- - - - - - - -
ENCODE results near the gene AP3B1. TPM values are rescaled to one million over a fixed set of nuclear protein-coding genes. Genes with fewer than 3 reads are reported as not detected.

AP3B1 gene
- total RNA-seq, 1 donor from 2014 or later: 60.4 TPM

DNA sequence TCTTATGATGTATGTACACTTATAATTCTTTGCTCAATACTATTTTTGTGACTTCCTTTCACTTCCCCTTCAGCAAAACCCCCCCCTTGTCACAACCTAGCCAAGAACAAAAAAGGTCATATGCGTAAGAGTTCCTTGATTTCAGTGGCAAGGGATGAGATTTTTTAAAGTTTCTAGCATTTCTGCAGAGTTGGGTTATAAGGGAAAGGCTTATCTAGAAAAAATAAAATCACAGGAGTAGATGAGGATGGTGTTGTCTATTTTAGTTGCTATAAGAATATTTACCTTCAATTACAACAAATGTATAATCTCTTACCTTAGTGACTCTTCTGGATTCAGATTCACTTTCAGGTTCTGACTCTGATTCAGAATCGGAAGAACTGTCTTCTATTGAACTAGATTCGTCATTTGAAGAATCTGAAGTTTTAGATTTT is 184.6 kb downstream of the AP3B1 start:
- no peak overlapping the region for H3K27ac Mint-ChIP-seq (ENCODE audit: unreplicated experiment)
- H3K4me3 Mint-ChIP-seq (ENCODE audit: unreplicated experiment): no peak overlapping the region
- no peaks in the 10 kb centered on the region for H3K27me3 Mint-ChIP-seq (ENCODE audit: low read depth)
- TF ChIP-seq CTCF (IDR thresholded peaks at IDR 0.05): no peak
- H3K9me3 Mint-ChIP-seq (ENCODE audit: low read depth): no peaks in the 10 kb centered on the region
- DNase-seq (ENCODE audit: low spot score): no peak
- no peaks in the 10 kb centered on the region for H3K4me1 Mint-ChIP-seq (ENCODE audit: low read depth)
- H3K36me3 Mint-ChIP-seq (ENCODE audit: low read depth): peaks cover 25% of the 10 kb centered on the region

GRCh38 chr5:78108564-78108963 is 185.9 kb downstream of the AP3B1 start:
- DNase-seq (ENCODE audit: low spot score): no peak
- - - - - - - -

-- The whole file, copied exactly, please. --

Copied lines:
ENCODE results near the gene AP3B1. TPM values are rescaled to one million over a fixed set of nuclear protein-coding genes. Genes with fewer than 3 reads are reported as not detected.

AP3B1 gene
- total RNA-seq, 1 donor from 2014 or later: 60.4 TPM

DNA sequence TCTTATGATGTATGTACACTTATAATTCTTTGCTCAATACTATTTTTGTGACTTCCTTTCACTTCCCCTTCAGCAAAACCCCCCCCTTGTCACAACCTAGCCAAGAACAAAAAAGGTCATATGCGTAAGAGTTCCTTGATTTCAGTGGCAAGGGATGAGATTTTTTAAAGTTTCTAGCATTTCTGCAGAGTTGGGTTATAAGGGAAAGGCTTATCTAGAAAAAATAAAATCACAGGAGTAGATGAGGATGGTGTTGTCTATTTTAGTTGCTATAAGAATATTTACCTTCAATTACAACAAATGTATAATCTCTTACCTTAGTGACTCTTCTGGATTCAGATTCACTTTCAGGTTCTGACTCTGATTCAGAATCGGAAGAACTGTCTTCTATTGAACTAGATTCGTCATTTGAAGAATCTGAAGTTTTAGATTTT is 184.6 kb downstream of the AP3B1 start:
- no peak overlapping the region for H3K27ac Mint-ChIP-seq (ENCODE audit: unreplicated experiment)
- H3K4me3 Mint-ChIP-seq (ENCODE audit: unreplicated experiment): no peak overlapping the region
- no peaks in the 10 kb centered on the region for H3K27me3 Mint-ChIP-seq (ENCODE audit: low read depth)
- TF ChIP-seq CTCF (IDR thresholded peaks at IDR 0.05): no peak
- H3K9me3 Mint-ChIP-seq (ENCODE audit: low read depth): no peaks in the 10 kb centered on the region
- DNase-seq (ENCODE audit: low spot score): no peak
- no peaks in the 10 kb centered on the region for H3K4me1 Mint-ChIP-seq (ENCODE audit: low read depth)
- H3K36me3 Mint-ChIP-seq (ENCODE audit: low read depth): peaks cover 25% of the 10 kb centered on the region

GRCh38 chr5:78108564-78108963 is 185.9 kb downstream of the AP3B1 start:
- DNase-seq (ENCODE audit: low spot score): no peak